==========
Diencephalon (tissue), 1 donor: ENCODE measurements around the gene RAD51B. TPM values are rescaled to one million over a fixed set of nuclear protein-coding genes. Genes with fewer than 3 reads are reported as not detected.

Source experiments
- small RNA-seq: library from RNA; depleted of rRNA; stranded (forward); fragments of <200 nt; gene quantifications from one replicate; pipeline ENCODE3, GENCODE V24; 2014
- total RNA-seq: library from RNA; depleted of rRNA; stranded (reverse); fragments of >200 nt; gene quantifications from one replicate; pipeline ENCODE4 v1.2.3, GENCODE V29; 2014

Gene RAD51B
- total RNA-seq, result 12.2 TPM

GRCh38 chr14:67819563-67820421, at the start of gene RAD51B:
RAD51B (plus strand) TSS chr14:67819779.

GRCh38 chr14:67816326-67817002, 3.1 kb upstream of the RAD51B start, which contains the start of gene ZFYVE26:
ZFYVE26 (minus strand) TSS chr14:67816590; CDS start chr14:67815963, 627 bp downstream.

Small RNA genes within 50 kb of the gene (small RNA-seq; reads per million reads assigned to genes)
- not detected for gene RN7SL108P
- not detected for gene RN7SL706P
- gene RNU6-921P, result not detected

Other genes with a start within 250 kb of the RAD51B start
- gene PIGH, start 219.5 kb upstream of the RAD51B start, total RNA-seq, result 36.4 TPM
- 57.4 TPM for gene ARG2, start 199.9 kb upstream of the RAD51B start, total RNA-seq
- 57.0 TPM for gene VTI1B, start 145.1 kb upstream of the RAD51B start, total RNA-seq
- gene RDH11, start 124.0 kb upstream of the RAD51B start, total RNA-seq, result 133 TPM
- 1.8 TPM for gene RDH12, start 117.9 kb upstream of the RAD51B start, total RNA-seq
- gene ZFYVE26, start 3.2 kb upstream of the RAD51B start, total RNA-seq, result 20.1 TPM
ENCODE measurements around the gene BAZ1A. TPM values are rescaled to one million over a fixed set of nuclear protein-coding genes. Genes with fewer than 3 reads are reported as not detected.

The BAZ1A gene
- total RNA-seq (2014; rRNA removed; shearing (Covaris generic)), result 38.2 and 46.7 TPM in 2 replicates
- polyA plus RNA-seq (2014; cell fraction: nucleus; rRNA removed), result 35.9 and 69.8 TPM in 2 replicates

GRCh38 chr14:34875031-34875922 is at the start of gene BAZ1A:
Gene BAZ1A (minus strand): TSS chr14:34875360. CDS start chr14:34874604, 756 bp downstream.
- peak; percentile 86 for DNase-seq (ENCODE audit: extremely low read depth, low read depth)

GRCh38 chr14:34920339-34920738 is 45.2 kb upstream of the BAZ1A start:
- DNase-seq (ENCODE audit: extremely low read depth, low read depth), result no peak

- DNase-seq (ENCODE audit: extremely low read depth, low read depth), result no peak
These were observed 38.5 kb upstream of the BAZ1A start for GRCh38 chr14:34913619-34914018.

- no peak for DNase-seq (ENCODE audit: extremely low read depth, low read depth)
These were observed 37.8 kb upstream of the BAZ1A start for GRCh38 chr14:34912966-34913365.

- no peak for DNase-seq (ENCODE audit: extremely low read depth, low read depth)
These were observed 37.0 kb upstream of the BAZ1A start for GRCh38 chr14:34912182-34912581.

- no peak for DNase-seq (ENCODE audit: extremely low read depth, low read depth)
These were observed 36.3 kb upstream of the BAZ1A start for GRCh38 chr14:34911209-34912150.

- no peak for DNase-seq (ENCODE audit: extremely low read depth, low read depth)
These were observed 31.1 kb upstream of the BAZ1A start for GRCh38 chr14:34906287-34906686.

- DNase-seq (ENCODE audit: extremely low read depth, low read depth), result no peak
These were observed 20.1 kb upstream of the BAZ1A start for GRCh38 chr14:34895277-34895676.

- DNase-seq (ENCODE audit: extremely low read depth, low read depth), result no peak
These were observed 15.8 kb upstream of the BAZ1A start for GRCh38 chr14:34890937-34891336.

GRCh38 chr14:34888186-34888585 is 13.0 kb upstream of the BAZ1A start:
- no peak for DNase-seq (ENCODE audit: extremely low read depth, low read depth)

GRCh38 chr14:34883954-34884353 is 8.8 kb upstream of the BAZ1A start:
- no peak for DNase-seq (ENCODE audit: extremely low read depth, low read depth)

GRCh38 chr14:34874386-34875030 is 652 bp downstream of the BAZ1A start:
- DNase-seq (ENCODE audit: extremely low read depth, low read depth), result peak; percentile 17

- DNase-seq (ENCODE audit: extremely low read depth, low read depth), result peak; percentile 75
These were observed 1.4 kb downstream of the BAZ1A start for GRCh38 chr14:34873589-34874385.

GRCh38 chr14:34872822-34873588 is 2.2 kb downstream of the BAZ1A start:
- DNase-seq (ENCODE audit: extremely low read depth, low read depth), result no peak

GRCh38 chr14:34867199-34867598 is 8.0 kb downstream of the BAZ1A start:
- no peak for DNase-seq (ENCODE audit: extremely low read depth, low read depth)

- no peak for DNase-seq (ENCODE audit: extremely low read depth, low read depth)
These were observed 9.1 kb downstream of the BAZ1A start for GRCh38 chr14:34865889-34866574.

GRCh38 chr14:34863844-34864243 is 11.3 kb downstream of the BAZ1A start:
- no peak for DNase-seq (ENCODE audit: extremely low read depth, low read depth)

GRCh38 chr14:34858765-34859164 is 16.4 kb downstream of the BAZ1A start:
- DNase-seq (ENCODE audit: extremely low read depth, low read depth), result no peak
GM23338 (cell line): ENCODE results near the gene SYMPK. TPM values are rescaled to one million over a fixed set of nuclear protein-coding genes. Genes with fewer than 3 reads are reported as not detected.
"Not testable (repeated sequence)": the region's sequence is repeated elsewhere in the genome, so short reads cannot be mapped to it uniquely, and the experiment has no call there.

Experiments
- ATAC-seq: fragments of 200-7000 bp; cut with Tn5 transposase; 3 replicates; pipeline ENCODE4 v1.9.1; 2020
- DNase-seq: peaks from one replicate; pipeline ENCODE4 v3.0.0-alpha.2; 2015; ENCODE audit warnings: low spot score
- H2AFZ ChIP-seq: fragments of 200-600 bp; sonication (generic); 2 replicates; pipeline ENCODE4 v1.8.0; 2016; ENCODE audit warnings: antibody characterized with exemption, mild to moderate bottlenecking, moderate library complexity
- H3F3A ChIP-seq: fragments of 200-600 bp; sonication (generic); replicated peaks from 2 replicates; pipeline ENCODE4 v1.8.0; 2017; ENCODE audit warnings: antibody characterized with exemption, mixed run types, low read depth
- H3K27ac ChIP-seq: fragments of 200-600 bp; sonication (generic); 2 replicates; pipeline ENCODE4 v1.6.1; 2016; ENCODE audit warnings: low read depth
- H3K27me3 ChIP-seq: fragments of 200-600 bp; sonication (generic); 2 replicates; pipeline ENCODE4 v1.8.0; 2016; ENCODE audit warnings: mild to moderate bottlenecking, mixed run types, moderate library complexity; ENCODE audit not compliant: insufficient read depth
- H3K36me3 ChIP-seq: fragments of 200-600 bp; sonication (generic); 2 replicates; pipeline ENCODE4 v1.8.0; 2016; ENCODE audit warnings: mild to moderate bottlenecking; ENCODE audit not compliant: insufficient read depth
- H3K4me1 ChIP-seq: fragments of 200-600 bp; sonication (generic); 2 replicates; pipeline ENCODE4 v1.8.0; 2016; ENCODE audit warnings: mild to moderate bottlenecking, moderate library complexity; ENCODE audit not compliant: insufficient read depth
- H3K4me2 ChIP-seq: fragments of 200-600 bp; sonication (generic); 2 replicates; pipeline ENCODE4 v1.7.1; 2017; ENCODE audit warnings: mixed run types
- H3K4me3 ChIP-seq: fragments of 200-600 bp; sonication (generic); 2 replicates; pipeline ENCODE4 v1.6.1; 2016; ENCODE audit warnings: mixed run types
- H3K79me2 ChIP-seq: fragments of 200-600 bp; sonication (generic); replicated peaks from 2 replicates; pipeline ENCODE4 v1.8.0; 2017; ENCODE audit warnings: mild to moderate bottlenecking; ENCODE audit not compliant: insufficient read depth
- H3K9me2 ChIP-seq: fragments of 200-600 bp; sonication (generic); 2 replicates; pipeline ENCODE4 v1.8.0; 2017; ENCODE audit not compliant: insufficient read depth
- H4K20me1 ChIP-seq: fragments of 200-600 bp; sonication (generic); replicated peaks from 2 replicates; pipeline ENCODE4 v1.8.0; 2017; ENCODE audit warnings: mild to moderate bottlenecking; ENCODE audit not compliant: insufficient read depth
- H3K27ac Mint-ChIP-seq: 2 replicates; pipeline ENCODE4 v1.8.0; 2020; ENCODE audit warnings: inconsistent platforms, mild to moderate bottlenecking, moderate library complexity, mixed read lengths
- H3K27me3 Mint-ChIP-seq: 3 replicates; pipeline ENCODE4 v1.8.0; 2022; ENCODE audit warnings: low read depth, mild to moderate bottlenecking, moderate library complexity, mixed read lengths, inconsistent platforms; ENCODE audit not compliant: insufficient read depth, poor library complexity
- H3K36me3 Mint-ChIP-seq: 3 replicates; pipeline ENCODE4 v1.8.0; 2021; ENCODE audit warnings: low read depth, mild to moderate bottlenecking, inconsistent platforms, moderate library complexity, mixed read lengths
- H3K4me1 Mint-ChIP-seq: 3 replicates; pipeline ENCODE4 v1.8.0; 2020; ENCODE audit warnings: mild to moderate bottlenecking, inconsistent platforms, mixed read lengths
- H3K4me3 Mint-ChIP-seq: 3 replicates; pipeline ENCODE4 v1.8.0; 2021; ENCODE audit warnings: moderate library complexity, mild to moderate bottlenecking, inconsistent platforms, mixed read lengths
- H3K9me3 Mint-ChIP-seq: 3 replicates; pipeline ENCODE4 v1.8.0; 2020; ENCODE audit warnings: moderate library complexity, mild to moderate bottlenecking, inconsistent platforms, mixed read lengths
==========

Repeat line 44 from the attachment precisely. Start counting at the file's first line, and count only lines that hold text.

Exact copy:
These were observed 15.8 kb upstream of the BAZ1A start for GRCh38 chr14:34890937-34891336.